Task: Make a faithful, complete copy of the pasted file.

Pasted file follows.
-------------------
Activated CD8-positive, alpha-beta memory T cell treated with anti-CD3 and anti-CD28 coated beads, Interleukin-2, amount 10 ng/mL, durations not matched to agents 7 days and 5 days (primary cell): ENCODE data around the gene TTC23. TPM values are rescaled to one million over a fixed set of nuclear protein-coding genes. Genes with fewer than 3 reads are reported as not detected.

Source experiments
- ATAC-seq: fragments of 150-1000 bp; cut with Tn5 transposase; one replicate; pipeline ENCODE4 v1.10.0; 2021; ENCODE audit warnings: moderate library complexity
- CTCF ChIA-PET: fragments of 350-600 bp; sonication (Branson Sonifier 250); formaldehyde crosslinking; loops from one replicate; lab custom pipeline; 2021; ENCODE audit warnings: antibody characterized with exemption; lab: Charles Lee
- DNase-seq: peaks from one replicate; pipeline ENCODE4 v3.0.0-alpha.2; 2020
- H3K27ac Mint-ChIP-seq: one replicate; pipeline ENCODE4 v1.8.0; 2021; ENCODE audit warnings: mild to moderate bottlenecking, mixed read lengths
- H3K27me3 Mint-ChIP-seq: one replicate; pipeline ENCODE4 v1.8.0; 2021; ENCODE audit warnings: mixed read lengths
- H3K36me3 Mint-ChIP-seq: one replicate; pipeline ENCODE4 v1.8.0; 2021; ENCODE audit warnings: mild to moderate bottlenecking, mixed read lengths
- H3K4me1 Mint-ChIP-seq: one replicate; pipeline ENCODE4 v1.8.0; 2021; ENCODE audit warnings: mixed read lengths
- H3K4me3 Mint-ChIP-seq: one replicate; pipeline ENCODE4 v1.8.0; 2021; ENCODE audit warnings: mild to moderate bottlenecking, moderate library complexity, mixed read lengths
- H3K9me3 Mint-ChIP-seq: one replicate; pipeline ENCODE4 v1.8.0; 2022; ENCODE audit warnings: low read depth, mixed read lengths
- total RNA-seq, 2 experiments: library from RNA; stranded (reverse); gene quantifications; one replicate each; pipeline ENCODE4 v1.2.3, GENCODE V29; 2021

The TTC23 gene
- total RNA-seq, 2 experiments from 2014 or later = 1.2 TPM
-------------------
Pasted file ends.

Activated CD8-positive, alpha-beta memory T cell treated with anti-CD3 and anti-CD28 coated beads, Interleukin-2, amount 10 ng/mL, durations not matched to agents 7 days and 5 days (primary cell): ENCODE data around the gene TTC23. TPM values are rescaled to one million over a fixed set of nuclear protein-coding genes. Genes with fewer than 3 reads are reported as not detected.

Source experiments
- ATAC-seq: fragments of 150-1000 bp; cut with Tn5 transposase; one replicate; pipeline ENCODE4 v1.10.0; 2021; ENCODE audit warnings: moderate library complexity
- CTCF ChIA-PET: fragments of 350-600 bp; sonication (Branson Sonifier 250); formaldehyde crosslinking; loops from one replicate; lab custom pipeline; 2021; ENCODE audit warnings: antibody characterized with exemption; lab: Charles Lee
- DNase-seq: peaks from one replicate; pipeline ENCODE4 v3.0.0-alpha.2; 2020
- H3K27ac Mint-ChIP-seq: one replicate; pipeline ENCODE4 v1.8.0; 2021; ENCODE audit warnings: mild to moderate bottlenecking, mixed read lengths
- H3K27me3 Mint-ChIP-seq: one replicate; pipeline ENCODE4 v1.8.0; 2021; ENCODE audit warnings: mixed read lengths
- H3K36me3 Mint-ChIP-seq: one replicate; pipeline ENCODE4 v1.8.0; 2021; ENCODE audit warnings: mild to moderate bottlenecking, mixed read lengths
- H3K4me1 Mint-ChIP-seq: one replicate; pipeline ENCODE4 v1.8.0; 2021; ENCODE audit warnings: mixed read lengths
- H3K4me3 Mint-ChIP-seq: one replicate; pipeline ENCODE4 v1.8.0; 2021; ENCODE audit warnings: mild to moderate bottlenecking, moderate library complexity, mixed read lengths
- H3K9me3 Mint-ChIP-seq: one replicate; pipeline ENCODE4 v1.8.0; 2022; ENCODE audit warnings: low read depth, mixed read lengths
- total RNA-seq, 2 experiments: library from RNA; stranded (reverse); gene quantifications; one replicate each; pipeline ENCODE4 v1.2.3, GENCODE V29; 2021

The TTC23 gene
- total RNA-seq, 2 experiments from 2014 or later = 1.2 TPM